Over the course of the 2016 offseason, the Cleveland Browns lost not just one, but both of their starting safeties. Tashaun Gipson, the budding young aspirant at the position who has been the team’s starter for the past three seasons, was part of the immediate wave of Browns free agents to bail, signing with the Jaguars early in free agency.
Later in the offseason, Cleveland also chose to release veteran safety Donte Whitner, the timing of which was criticized by several players, believing that if they had known it was their intention to release him, then it should have been done earlier to give him a better opportunity to hit the free agent market.
Regardless, needless to say, the Browns found themselves needing to address the safety position after losing over 1800 snaps’ worth of play on the field from the 2015 season (Gipson missed three games during the year, and Whitner missed two).
Cleveland really mixed and matched in the secondary—as a matter of fact, all players in the secondary are officially listed as defensive backs on their site’s roster—with K’Waun Williams, Jordan Poyer, and Ibraheim Campbell all seeing time on the field at different points of the season.
When Whitner missed a stretch of two games in the middle of the season, it was Campbell who started the first game in his place, with Williams also seeing some snaps, though Williams played primarily as a nickel cornerback, though Poyer replaced him the following week.
It was also Poyer who was primarily responsible with filling in for Gipson while he missed three games earlier in the season with a concussion, though he officially only ‘started’ two of the games. He recorded eight tackles in the game he did not start, seeing all but four snaps.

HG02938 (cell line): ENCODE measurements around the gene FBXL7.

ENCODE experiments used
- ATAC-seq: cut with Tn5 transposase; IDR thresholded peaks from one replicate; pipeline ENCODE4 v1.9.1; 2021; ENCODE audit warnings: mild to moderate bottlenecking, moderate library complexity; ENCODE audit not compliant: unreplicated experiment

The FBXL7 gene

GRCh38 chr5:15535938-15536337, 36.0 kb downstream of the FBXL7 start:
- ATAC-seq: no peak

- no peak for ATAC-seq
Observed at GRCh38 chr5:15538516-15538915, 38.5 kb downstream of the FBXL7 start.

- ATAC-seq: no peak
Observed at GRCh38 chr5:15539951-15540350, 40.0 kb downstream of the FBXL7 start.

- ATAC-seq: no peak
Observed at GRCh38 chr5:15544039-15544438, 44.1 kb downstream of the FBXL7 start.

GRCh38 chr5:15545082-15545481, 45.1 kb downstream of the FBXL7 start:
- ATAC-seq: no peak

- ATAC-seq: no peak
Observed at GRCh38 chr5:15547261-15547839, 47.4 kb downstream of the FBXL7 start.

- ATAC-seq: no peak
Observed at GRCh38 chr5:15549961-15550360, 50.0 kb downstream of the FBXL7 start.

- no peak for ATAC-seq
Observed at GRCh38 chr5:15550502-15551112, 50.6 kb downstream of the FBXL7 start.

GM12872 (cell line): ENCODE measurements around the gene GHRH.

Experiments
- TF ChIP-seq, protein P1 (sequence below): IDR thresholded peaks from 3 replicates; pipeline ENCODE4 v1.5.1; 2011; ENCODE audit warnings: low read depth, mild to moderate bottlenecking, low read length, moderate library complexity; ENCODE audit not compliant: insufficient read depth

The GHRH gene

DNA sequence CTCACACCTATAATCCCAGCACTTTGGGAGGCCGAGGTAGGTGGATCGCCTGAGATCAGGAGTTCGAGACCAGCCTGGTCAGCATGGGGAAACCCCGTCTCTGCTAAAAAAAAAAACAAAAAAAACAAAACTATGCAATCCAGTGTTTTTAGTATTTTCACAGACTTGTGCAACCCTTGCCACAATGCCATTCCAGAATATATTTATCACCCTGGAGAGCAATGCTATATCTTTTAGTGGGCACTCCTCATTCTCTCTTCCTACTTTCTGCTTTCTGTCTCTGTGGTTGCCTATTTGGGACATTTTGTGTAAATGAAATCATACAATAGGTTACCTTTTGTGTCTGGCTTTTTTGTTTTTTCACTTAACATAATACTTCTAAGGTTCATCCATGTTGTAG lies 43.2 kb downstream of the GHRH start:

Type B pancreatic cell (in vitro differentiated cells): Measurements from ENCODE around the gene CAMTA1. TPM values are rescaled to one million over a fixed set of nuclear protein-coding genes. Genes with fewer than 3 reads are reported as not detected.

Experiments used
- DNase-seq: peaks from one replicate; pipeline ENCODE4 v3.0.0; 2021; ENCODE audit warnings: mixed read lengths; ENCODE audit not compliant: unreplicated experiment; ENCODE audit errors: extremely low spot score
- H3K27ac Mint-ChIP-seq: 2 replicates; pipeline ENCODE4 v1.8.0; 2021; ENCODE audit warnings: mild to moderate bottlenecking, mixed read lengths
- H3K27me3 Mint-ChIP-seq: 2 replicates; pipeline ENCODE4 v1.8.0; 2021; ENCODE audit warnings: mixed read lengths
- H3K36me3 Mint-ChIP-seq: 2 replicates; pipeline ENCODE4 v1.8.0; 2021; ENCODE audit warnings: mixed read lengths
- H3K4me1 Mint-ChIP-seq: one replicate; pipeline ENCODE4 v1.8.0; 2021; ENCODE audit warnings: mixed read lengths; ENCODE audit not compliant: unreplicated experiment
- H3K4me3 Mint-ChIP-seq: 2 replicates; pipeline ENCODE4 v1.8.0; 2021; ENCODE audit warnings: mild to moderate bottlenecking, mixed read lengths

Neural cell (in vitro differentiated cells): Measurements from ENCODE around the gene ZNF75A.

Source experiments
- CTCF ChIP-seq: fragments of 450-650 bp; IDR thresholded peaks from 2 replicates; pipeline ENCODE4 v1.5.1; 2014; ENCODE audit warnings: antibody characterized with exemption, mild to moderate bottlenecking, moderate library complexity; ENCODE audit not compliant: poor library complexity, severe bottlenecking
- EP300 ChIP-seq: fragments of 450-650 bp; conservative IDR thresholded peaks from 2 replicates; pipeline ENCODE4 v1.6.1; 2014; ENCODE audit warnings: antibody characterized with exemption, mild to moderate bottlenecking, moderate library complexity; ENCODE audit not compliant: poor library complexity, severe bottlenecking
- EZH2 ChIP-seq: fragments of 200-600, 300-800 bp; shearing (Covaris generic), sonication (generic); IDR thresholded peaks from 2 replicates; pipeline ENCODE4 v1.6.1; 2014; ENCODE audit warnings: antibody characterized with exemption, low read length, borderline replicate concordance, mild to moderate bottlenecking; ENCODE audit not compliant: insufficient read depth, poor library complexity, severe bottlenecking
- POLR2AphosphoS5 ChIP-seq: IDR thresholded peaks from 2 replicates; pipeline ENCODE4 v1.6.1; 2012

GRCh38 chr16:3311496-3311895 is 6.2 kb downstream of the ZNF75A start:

Poyer, in fact, logged the fifth-most snaps in the secondary for the season, over 400 in total, in 14 games and four starts—effectively five—registering 42 tackles, two interceptions, and a sack. Presumably, he will be one of the top candidates to land one of the starting safety jobs.
As will Campbell, a third-year former fourth-round draft pick, though he only logged about 100 defensive snaps last season in 15 games, logging one start, the first of the two that Whitner missed, as Poyer was also out for that game.
They will have to compete with veteran Rahim Moore, who has been a primary starter for the past four seasons with the Broncos and Texans, but who has dealt with injuries and ineffectiveness in two of the past three years. Last year, he was benched after seven games and spent the rest of the season as an inactive.
All told, this is not a very compelling group of players, but they did add safety Derrick Kindred in the fourth round, who was a top performer at his position group at the Combine in the 40-yard dash and vertical jump.
Between Campbell, Poyer, Moore, and Kindred, the Browns will have to piece together a new starting safety tandem that can compete with some of the elite receiving talent that their division rivals in Pittsburgh, Cincinnati, and Baltimore can boast.